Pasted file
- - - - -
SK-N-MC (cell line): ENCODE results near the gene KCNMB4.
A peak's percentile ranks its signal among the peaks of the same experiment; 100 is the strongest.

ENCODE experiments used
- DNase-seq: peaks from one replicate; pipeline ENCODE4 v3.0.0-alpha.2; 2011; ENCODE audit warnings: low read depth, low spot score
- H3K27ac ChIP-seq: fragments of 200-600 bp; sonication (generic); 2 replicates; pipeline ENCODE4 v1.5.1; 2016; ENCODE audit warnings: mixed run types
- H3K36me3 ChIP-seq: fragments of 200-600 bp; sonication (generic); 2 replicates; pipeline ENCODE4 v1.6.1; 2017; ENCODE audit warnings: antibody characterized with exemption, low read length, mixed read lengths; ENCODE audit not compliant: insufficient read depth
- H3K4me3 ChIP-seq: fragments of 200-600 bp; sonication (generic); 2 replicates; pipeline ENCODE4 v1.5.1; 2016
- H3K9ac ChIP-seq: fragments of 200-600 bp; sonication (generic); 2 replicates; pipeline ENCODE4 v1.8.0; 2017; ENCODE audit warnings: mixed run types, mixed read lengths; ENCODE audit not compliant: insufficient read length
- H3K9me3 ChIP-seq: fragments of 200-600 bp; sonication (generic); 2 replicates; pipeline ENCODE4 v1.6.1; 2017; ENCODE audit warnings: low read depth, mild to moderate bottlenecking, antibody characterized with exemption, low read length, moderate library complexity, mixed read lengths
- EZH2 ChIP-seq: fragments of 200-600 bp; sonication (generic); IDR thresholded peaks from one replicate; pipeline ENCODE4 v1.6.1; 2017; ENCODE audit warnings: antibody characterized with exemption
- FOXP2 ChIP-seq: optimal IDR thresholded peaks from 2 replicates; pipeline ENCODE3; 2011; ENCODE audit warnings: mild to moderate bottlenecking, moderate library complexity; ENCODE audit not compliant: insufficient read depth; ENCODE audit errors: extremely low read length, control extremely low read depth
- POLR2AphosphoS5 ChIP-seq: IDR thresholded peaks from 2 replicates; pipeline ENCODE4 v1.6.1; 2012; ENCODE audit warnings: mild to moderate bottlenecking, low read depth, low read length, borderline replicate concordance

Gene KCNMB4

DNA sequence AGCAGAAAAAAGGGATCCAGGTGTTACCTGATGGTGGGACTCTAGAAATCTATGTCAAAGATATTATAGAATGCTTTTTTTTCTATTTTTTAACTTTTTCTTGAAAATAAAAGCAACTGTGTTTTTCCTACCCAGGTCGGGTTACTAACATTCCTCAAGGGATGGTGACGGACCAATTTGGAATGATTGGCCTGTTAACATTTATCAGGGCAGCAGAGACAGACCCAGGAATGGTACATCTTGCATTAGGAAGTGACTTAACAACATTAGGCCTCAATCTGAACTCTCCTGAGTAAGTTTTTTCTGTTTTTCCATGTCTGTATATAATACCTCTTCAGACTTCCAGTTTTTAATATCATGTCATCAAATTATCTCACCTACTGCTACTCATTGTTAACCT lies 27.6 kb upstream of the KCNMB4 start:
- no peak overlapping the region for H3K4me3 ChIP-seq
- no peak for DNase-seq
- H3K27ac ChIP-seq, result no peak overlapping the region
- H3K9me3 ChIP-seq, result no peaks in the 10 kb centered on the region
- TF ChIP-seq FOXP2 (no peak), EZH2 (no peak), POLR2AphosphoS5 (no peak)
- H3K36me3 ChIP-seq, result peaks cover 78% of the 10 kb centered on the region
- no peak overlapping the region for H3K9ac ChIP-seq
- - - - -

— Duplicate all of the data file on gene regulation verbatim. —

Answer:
SK-N-MC (cell line): ENCODE results near the gene KCNMB4.
A peak's percentile ranks its signal among the peaks of the same experiment; 100 is the strongest.

ENCODE experiments used
- DNase-seq: peaks from one replicate; pipeline ENCODE4 v3.0.0-alpha.2; 2011; ENCODE audit warnings: low read depth, low spot score
- H3K27ac ChIP-seq: fragments of 200-600 bp; sonication (generic); 2 replicates; pipeline ENCODE4 v1.5.1; 2016; ENCODE audit warnings: mixed run types
- H3K36me3 ChIP-seq: fragments of 200-600 bp; sonication (generic); 2 replicates; pipeline ENCODE4 v1.6.1; 2017; ENCODE audit warnings: antibody characterized with exemption, low read length, mixed read lengths; ENCODE audit not compliant: insufficient read depth
- H3K4me3 ChIP-seq: fragments of 200-600 bp; sonication (generic); 2 replicates; pipeline ENCODE4 v1.5.1; 2016
- H3K9ac ChIP-seq: fragments of 200-600 bp; sonication (generic); 2 replicates; pipeline ENCODE4 v1.8.0; 2017; ENCODE audit warnings: mixed run types, mixed read lengths; ENCODE audit not compliant: insufficient read length
- H3K9me3 ChIP-seq: fragments of 200-600 bp; sonication (generic); 2 replicates; pipeline ENCODE4 v1.6.1; 2017; ENCODE audit warnings: low read depth, mild to moderate bottlenecking, antibody characterized with exemption, low read length, moderate library complexity, mixed read lengths
- EZH2 ChIP-seq: fragments of 200-600 bp; sonication (generic); IDR thresholded peaks from one replicate; pipeline ENCODE4 v1.6.1; 2017; ENCODE audit warnings: antibody characterized with exemption
- FOXP2 ChIP-seq: optimal IDR thresholded peaks from 2 replicates; pipeline ENCODE3; 2011; ENCODE audit warnings: mild to moderate bottlenecking, moderate library complexity; ENCODE audit not compliant: insufficient read depth; ENCODE audit errors: extremely low read length, control extremely low read depth
- POLR2AphosphoS5 ChIP-seq: IDR thresholded peaks from 2 replicates; pipeline ENCODE4 v1.6.1; 2012; ENCODE audit warnings: mild to moderate bottlenecking, low read depth, low read length, borderline replicate concordance

Gene KCNMB4

DNA sequence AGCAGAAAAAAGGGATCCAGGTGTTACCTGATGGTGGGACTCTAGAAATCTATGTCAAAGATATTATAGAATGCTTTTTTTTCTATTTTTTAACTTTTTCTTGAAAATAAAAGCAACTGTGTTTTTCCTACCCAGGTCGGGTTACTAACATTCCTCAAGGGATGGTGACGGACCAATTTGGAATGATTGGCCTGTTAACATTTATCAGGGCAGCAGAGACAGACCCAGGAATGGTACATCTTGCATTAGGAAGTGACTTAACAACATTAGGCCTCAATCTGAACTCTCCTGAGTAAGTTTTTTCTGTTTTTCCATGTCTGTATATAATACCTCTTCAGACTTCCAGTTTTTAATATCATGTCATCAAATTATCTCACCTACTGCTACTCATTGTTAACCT lies 27.6 kb upstream of the KCNMB4 start:
- no peak overlapping the region for H3K4me3 ChIP-seq
- no peak for DNase-seq
- H3K27ac ChIP-seq, result no peak overlapping the region
- H3K9me3 ChIP-seq, result no peaks in the 10 kb centered on the region
- TF ChIP-seq FOXP2 (no peak), EZH2 (no peak), POLR2AphosphoS5 (no peak)
- H3K36me3 ChIP-seq, result peaks cover 78% of the 10 kb centered on the region
- no peak overlapping the region for H3K9ac ChIP-seq